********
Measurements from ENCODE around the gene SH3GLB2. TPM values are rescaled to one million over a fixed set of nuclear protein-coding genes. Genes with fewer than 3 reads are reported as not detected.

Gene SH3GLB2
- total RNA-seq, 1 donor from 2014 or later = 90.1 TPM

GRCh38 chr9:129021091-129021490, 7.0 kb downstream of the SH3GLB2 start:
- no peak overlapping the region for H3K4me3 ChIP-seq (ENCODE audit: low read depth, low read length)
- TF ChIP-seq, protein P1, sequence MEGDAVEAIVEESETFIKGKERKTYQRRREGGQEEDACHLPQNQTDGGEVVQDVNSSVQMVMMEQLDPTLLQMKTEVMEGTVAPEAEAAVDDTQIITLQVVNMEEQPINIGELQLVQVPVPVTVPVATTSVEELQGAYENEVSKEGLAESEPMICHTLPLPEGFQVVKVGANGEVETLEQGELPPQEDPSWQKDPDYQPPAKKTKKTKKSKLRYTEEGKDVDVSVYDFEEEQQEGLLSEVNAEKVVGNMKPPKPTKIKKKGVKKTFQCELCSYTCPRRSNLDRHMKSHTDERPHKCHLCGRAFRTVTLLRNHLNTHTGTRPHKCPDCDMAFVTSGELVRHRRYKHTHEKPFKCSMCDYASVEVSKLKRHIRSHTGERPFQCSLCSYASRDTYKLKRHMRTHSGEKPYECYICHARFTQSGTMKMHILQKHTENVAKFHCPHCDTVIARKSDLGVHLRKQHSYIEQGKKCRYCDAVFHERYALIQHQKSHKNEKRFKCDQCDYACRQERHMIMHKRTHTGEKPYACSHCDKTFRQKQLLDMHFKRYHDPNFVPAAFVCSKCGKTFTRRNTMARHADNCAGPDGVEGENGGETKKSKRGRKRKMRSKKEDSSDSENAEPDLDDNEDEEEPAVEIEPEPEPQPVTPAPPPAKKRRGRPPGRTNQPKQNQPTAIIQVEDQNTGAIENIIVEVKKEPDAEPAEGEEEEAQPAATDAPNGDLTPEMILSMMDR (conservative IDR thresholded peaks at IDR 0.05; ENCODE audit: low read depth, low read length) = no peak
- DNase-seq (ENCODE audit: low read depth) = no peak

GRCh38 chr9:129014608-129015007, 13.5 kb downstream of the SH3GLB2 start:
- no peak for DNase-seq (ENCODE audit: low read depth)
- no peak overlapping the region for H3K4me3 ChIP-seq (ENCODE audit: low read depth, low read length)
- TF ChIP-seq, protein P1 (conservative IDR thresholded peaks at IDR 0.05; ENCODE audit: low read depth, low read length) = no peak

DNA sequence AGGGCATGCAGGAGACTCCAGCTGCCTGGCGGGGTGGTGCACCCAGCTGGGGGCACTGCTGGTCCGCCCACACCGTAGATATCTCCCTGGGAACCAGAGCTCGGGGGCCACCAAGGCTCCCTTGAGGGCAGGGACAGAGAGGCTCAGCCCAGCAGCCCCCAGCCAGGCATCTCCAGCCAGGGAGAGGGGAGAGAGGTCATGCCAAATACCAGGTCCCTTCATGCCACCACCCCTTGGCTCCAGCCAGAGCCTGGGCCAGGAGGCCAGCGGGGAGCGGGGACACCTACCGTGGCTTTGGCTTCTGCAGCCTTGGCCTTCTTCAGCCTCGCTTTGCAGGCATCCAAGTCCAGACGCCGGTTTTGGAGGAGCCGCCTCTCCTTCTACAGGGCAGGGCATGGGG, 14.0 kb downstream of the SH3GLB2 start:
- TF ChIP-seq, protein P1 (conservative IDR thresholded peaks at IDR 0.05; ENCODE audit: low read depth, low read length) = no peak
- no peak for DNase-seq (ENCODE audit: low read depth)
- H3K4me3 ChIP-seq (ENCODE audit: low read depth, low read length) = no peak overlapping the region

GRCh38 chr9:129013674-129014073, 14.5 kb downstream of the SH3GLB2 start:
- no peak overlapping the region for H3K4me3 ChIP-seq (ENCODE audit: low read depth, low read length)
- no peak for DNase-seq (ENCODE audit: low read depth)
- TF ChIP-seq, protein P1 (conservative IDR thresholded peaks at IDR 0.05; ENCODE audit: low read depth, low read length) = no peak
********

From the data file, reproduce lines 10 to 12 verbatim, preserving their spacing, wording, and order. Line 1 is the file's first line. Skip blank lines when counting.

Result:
- no peak overlapping the region for H3K4me3 ChIP-seq (ENCODE audit: low read depth, low read length)
- TF ChIP-seq, protein P1 (conservative IDR thresholded peaks at IDR 0.05; ENCODE audit: low read depth, low read length) = no peak

DNA sequence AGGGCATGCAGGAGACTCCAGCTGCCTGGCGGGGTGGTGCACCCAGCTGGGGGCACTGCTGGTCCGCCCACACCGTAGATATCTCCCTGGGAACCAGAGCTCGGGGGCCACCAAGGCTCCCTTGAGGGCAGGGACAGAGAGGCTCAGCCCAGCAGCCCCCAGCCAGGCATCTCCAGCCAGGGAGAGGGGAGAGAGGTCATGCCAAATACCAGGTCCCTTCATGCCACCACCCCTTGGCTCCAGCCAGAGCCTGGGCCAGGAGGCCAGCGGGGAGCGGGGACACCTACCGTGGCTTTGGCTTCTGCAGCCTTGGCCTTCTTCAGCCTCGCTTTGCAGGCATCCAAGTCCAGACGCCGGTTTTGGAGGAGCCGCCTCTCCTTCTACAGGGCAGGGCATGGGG, 14.0 kb downstream of the SH3GLB2 start: